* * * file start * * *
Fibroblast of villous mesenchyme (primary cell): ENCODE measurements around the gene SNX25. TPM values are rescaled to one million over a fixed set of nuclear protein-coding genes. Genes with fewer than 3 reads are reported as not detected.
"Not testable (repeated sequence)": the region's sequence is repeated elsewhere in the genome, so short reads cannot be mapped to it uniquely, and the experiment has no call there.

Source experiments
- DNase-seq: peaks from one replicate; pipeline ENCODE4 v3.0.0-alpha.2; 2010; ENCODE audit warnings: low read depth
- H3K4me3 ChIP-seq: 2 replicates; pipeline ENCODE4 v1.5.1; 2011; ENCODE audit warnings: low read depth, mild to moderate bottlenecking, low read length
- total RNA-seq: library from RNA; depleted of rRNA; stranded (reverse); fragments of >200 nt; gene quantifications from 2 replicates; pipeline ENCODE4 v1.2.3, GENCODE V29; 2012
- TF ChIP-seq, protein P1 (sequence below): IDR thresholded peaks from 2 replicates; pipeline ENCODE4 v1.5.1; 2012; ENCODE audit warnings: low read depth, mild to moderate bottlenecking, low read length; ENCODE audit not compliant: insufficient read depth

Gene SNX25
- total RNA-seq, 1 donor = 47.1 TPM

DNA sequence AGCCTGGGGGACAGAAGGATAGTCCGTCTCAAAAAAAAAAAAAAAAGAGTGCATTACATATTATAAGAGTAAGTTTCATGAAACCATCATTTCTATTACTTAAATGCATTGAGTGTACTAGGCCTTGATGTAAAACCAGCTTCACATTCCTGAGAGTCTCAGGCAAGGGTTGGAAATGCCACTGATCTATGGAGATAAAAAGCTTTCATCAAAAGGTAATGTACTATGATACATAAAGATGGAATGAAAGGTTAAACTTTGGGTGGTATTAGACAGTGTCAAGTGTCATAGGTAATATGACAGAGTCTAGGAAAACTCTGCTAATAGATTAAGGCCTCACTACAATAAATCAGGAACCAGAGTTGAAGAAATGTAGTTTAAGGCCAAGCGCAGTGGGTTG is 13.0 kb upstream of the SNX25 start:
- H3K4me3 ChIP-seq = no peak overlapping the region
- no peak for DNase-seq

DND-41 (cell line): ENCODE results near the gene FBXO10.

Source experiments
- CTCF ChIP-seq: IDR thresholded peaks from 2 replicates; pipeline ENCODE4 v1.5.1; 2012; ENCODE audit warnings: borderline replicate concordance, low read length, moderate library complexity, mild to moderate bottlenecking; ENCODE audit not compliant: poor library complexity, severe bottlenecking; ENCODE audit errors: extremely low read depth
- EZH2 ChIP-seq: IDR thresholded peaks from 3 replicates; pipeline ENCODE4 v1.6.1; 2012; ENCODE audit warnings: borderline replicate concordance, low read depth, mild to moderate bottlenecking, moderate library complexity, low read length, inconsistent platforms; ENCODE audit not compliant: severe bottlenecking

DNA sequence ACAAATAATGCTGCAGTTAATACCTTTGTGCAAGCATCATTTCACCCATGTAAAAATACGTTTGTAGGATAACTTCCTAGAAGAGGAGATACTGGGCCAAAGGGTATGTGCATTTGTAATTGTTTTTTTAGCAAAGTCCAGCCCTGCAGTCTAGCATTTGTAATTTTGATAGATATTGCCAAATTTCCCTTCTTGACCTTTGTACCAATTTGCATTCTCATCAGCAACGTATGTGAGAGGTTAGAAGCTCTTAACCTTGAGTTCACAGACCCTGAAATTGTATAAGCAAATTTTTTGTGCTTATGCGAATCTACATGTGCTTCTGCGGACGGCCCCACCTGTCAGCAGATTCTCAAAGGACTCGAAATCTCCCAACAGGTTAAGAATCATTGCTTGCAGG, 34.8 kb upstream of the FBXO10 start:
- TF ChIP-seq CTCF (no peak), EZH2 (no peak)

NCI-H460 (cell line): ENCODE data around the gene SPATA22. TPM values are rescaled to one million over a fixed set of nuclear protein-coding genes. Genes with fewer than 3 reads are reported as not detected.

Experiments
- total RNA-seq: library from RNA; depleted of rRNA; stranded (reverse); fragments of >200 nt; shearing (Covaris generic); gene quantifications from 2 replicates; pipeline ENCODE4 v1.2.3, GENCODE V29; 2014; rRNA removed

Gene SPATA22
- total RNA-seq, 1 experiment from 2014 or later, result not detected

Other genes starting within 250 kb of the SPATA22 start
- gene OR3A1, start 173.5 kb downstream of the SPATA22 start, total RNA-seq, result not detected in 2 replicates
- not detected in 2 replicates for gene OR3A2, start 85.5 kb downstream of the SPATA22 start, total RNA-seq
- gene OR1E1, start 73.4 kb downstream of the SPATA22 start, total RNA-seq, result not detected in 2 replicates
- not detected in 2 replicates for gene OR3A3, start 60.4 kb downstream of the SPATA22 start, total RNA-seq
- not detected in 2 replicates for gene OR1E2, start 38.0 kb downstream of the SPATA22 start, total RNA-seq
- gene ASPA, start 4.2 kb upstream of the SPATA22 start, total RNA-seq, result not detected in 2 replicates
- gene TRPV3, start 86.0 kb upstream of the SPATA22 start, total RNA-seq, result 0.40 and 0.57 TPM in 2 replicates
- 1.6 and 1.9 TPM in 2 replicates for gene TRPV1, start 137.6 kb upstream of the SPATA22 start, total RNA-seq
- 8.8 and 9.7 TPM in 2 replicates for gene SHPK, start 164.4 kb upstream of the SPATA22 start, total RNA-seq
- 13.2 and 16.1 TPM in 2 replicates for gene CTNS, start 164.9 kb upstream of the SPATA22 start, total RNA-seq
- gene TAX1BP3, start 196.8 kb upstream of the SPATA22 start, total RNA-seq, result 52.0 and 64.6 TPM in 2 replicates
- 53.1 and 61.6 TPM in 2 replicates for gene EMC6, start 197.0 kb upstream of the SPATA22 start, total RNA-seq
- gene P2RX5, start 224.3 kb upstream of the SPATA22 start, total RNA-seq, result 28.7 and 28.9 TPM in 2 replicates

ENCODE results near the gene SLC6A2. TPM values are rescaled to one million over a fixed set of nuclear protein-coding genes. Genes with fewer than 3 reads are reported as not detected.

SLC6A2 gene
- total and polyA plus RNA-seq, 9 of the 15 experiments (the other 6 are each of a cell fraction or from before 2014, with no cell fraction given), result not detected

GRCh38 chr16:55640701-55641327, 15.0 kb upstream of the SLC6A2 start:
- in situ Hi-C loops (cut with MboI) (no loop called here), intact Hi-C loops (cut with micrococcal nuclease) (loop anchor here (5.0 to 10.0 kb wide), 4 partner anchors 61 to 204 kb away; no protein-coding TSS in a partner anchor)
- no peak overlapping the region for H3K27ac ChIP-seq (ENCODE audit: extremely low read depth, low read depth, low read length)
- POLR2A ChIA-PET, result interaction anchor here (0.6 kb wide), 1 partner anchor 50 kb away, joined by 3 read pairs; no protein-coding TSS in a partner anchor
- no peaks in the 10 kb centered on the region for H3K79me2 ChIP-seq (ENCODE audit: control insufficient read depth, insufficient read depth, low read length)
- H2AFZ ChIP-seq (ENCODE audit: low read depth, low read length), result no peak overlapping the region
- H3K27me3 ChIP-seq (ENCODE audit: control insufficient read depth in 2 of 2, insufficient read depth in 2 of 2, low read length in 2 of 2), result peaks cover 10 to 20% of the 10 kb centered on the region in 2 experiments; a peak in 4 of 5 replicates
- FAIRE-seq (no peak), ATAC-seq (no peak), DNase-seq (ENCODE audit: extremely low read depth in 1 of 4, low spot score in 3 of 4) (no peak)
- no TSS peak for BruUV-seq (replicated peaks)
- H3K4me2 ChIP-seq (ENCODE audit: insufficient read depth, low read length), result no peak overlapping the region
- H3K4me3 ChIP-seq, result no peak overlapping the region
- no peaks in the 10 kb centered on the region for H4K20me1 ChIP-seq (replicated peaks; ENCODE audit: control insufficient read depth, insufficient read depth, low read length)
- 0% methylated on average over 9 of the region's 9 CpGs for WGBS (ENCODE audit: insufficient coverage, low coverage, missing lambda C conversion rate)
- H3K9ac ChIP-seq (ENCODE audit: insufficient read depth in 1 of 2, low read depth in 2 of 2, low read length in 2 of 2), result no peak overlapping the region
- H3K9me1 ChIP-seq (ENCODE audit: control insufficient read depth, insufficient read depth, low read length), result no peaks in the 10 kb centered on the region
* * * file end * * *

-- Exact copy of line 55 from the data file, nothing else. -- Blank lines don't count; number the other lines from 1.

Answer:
- H3K9me1 ChIP-seq (ENCODE audit: control insufficient read depth, insufficient read depth, low read length), result no peaks in the 10 kb centered on the region